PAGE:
Maryland Attorney General Doug Gansler has obviously been chatting to his PR people: he ‘saw’ Salvia being sold in Ocean City and vowed to “Stamp it out” before it “takes root”. Given the relative age of the drug (researchers were looking at it in the 1950s), it’s good to see Gansler with his finger on the pulse.
When Gansler went into “one of those shirt shops where they sale [sic] tee-shirts”, Gansler began harassing the young lady behind the counter. This woman, he says, “had many piercings and tattoos and so forth”; she explained to Gansler that the substance on sale next to the counter was Salvia and he’s been fervently against it ever since. Any particular reason why you don’t like it, Gansler? Oh yeah, because it’s suddenly become very popular not to like it, hasn’t it? And perhaps because it was sold by someone with piercings and tattoos and so forth.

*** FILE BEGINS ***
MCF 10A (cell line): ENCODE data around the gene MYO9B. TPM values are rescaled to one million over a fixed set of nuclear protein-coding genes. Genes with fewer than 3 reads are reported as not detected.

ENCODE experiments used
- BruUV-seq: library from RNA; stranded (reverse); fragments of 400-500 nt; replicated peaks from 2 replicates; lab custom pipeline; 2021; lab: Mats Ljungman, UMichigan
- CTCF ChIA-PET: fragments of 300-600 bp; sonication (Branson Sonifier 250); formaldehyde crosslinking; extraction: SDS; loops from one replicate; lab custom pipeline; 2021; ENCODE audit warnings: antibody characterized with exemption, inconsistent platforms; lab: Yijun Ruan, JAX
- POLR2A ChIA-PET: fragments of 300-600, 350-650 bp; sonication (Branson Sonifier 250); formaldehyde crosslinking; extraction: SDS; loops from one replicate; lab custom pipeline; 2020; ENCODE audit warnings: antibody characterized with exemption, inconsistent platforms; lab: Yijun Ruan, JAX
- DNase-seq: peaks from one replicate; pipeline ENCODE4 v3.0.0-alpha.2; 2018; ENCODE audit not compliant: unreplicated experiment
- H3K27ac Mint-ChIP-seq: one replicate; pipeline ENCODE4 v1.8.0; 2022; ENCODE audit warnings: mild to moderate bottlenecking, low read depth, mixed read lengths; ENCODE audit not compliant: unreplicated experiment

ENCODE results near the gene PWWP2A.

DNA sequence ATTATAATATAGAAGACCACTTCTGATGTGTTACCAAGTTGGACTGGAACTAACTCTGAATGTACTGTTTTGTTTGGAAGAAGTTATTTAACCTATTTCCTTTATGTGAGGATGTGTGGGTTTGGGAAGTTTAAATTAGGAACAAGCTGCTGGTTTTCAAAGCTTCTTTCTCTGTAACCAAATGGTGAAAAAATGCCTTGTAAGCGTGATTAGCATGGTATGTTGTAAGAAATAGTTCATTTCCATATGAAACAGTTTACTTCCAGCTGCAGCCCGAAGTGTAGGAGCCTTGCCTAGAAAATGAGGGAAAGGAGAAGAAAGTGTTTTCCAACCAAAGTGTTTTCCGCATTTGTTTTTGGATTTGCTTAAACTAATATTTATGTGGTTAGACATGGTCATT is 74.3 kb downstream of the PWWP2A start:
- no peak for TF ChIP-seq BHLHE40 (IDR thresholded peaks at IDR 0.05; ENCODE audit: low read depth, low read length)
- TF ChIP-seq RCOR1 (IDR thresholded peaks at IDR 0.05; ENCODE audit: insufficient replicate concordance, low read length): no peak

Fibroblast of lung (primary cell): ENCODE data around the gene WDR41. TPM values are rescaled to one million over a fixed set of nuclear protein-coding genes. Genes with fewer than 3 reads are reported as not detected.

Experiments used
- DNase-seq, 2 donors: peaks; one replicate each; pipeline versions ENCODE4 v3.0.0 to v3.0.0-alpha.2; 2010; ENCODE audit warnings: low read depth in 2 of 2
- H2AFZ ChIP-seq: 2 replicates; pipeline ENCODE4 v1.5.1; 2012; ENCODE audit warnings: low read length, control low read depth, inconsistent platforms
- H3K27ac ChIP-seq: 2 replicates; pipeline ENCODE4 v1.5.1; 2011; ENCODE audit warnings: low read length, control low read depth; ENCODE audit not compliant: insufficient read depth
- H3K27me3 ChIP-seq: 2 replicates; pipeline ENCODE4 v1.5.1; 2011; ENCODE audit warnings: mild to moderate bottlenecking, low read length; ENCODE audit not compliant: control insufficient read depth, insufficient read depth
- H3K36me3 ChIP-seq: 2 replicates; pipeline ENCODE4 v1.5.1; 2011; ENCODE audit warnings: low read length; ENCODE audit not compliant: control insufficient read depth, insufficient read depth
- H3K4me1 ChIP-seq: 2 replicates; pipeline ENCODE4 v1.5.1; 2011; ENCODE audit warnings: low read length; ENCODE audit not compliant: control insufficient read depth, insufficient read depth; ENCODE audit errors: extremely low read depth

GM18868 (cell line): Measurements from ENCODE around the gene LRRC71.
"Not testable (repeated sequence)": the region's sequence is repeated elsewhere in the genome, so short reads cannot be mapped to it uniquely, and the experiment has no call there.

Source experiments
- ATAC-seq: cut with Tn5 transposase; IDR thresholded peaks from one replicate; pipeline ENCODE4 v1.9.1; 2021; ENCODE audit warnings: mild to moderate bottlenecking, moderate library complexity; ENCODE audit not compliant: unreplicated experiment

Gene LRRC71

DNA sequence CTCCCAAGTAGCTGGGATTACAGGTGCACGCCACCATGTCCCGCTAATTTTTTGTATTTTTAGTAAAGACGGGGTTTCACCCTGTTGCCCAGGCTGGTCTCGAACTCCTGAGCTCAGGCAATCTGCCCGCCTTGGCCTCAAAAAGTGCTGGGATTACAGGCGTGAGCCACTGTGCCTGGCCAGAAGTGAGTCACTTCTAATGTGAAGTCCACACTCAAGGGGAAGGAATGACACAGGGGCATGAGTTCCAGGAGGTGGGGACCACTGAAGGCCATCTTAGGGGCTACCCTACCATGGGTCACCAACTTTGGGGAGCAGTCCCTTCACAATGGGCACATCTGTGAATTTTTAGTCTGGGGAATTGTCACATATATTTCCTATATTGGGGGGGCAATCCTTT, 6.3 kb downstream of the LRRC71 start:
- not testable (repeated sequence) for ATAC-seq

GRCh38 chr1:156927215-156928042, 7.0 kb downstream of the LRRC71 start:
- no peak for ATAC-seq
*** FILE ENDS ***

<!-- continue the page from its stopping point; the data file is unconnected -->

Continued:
Gansler’s reaction to his ‘discovery’ of this heinous hallucinogenic herb isn’t really surprising: certainly it’s on par with the reaction of pretty much every other lawmaker and politician that has ‘discovered’ the drug over the past few months. It’s clear that these people don’t take notice of the news in the US: Salvia has been plastered all over various forms of media as it is slowly excluded from one state after another. It looks like Maryland will be the next in line to make Salvia illegal.
Maryland is one of the majority of the US states where use, possession and sale of Salvia is still entirely legal.
Gansler’s opinion is that if the states is trying to prevent youngsters from drinking beer but allowing access to what he has decided is a “dangerous hallucinogenic substance” then that is shocking show of double standards. We say it might be, but where’s the proof that Salvia is dangerous? Show us, dear Gansler, show us!
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